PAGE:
Belonging and Indigenous Identities: “There are sometimes I wish I could pretend NOT to be Indigenous.”

So I have to write this post before I can begin anything else today. I sometimes get into these little slumps where I sometimes what the hell I am doing in university, especially more so after I wrote this previous post entitled “Indigenous students + Academia/educational institution(s).” 

I really don’t feel like I belong in the educational institution, or academia. It feels like a huge struggle sometimes just to be in class.

The only Indigenous woman in my lectures for the majority of the time–or at least the only visible Indigenous woman and one that is open about my Indigenous identity. Yes, some students are Indigenous and don’t look “it” and some don’t admit to being one–the politics of being Indigenous and the politics of being a woman. We don’t all look the same. Nor do we act or talk the same. Heck, if I didn’t look Indigenous and with the way some people talk about Indigenous peoples/communities/nations around campus (and how professors always call on me to be the expert on Indigenous issues), there are sometimes I wish I could pretend NOT to be Indigenous.

“Well you don’t sound like you come from a reserve? Where is your accent?” I guess it only comes out when I go home, the only place where I feel I truly belong.

Every day is a negotiation within my own self: who shall I be today? Indigenous or woman? Can I ever be both at one time?

I am expected to be the only expert on Indigenous issues in discussions where I am the only Indigenous person present. I am put into a box where I am expected to speak out on certain issues: Indigenous issues. Where one Indigenous professor said it best, “Indigenous students have a dual role in the classroom: they are both teachers and students.”

“Perhaps you can share your opinion on why they call the Indian Act, the Indian Act, Naomi” – I don’t know. I think they thought we were from India. Not the answer my professor was looking for.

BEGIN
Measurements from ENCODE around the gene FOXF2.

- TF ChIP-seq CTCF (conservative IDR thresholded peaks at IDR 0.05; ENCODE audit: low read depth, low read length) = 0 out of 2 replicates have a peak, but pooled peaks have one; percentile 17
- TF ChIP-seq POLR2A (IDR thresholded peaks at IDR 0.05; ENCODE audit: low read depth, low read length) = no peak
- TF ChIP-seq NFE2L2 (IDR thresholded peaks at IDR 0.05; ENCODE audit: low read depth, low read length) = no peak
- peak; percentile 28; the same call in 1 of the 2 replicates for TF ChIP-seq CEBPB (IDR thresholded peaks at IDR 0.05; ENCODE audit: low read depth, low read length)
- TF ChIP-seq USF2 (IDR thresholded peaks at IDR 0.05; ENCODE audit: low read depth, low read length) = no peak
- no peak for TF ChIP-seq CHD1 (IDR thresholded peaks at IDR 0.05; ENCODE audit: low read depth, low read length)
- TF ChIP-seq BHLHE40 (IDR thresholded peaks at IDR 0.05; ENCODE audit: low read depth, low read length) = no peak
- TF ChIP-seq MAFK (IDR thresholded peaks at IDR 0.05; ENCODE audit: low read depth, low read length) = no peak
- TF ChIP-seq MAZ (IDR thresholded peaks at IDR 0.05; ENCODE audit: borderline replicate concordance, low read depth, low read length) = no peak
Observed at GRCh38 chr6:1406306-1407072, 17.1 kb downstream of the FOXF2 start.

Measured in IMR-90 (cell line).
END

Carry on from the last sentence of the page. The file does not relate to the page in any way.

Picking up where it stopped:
“Well is it offensive to call someone an Indian?” – Yes if you use it an offensive manner. But it doesn’t really matter to me as long as you don’t call me a “stupid Indian,” we will be okay. Again, not the answer my professor was looking for.

I am writing this post as a way to clear my mind. I am struggling with this concept of belonging. I know who I am but where do I belong? Do I belong in education or academia?

Every day it is a constant negotiation of what hat I am going to wear that day. Indigenous. Woman. Student. Teacher.

Then one day, in a discussion during class, the question of belonging came up.

“Do you feel like you belong here at Western?”

As everyone’s answered, yes to some degree or another, I sat there struggling to get even get the words out of my head.

No. No I don’t feel like I belong. The only space I belong is the space that is set out for me, that little box where I must be the student, the teacher, the good little Indian, the one that doesn’t speak back, the one that gives the expected answer, or the one that doesn’t disrupt the lecture/discussion to say “Hey, wait a minute!” And if I do, it causes me such stress because I know that I am the only one that is speaking on the issue. Will I have someone to support me? Or will everyone disagree and I am put back into that box where I belong? Just be a good little Indian. Don’t speak. Don’t shout. Don’t disagree. A good little Indian.

The only place I belong is the space that is made out for us–Indigenous Services. When the only time someone from University Students’ Council comes to visit us is when they need our vote. Sounds familiar? Sure does. The only time any other politician comes to visit the reserve/First Nation/community is when they need our vote. Am I critiquing Indigenous Services? No way. If it wasn’t for this space, I probably would have dropped out already. I wouldn’t have made it this far.

So where do I belong? Not in these institutions it certainly feels like…

Note: Don’t forget to check out the hashtag #nativestudentproblems on twitter. These are real experiences of Indigenous peoples within these institutions. 


  1. I ressonate with much of what you are saying. My first year in undergraduate there was a NAISO – North American Indigenous Student Organization, which I was a part of. I transferred schools in my second year and eventhough this university is one of the most diverse universities in the US… there was not one single Native student organization. While in graduate school I was literally the only Native student on campus because it was a small private liberal arts college.

    I wrote a creative essay on this subject actually, feel free to share it. Title – I am the Only American Indian —

  2. Kwe, I’d like to reprint this on THE MIX, a blog about ancestry. With your permission. Thank you for writing this.

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